A limitation will not invoke means plus function treatment if there is a structural modifier that further describes the non-structural term. For example, although a nonstructural term like “mechanism” standing alone may invoke means plus function treatment, when it is coupled with a function it will not invoke such treatment when it is preceded by a structural modifier (e.g., “detent mechanism”). By contrast, when a non-structural term is preceded by a non-structural modifier that does not have any generally understood structural meaning in the art, the phrase may invoke means treatment when coupled with a function (e.g., “colorant selection mechanism,” “lever moving element,” or “movable link member”).
To determine whether a word, term, or phrase coupled with a function denotes structure, it is necessary to check whether: (1) The specification provides a description sufficient to inform one of ordinary skill in the art that the term denotes structure; (2) general and subject matter specific dictionaries provide evidence that the term has achieved recognition as a noun denoting structure; and (3) the prior art provides evidence that the term has an art-recognized structure to perform the claimed function.
Examiners will apply means treatment to a claim limitation that meets the following conditions: (1) The claim limitation uses the phrase “means for” or “step for” or a non-structural term that does not have a structural modifier; (2) the phrase “means for” or “step for” or the non-structural term recited in the claim is modified by functional language; and (3) the phrase “means for” or “step for” or the non-structural term recited in the claim is not modified by sufficient structure, material, or acts for achieving the specified function.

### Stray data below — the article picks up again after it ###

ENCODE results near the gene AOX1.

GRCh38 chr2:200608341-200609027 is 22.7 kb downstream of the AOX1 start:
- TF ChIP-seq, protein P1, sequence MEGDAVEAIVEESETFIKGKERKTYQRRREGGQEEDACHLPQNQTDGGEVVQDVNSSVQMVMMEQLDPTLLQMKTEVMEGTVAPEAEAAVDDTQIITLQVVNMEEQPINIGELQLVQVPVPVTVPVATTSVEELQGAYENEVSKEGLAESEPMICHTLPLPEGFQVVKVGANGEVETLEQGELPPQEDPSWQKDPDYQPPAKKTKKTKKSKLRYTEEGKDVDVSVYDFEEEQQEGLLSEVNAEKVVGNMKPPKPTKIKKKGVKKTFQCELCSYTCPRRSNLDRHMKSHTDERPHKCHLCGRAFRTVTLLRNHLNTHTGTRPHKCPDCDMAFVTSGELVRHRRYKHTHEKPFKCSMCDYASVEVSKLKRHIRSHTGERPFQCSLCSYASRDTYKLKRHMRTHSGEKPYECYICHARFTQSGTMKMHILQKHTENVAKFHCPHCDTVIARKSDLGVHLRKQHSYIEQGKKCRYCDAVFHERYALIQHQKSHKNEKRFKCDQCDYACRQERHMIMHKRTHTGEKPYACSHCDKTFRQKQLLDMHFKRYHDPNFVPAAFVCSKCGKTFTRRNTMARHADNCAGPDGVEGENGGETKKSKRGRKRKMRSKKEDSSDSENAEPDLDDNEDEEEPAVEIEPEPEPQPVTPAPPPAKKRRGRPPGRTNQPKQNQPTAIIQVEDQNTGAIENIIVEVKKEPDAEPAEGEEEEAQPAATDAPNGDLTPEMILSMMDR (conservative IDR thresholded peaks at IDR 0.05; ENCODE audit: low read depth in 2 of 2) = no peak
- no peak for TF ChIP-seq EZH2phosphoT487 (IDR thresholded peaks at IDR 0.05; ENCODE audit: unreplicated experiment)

When it is unclear whether a claim limitation invokes means treatment or not, a rejection under § 112(b) may be appropriate. Similarly, when applicant uses the phrase “means for” or “step for” in the preamble, a rejection under § 112(b) may be appropriate when it is unclear whether the preamble is reciting a means (or step) plus function limitation or whether the preamble is merely stating the intended use of the claimed invention. Of course, when an applicant uses a structural or nonstructural term with the word “for” in the preamble, the examiner should not construe such phrase as reciting a means plus function limitation.
Once the examiner determines that a claim limitation is a means plus function limitation invoking § 112(f), the examiner should determine the claimed function and then review the written description of the specification to determine whether the corresponding structure, material, or acts that perform the claimed function are disclosed. The disclosure must be reviewed from the point of view of one skilled in the relevant art to determine whether that person would understand the written description to disclose the corresponding structure, material, or acts. To satisfy the definiteness requirement under § 112(f), the written description must clearly link or associate the corresponding structure, material, or acts to the claimed function. A rejection under § 112(b) is appropriate if the written description fails to link or associate the disclosed structure, material, or acts to the claimed function, or if there is no disclosure (or insufficient disclosure) of structure, material, or acts for performing the claimed function. A bare statement that known techniques or methods can be used would not be a sufficient disclosure to support a means plus function limitation.
A rejection under § 112(b) may be appropriate in the following situations when examining means plus function claim limitations under § 112(f): (1) When it is unclear whether a claim limitation invokes § 112(f); (2) when § 112(f) is invoked and there is no disclosure or there is insufficient disclosure of structure, material, or acts for performing the claimed function; and/or (3) when § 112(f) is invoked and the supporting disclosure fails to clearly link or associate the disclosed structure, material, or acts to the claimed function.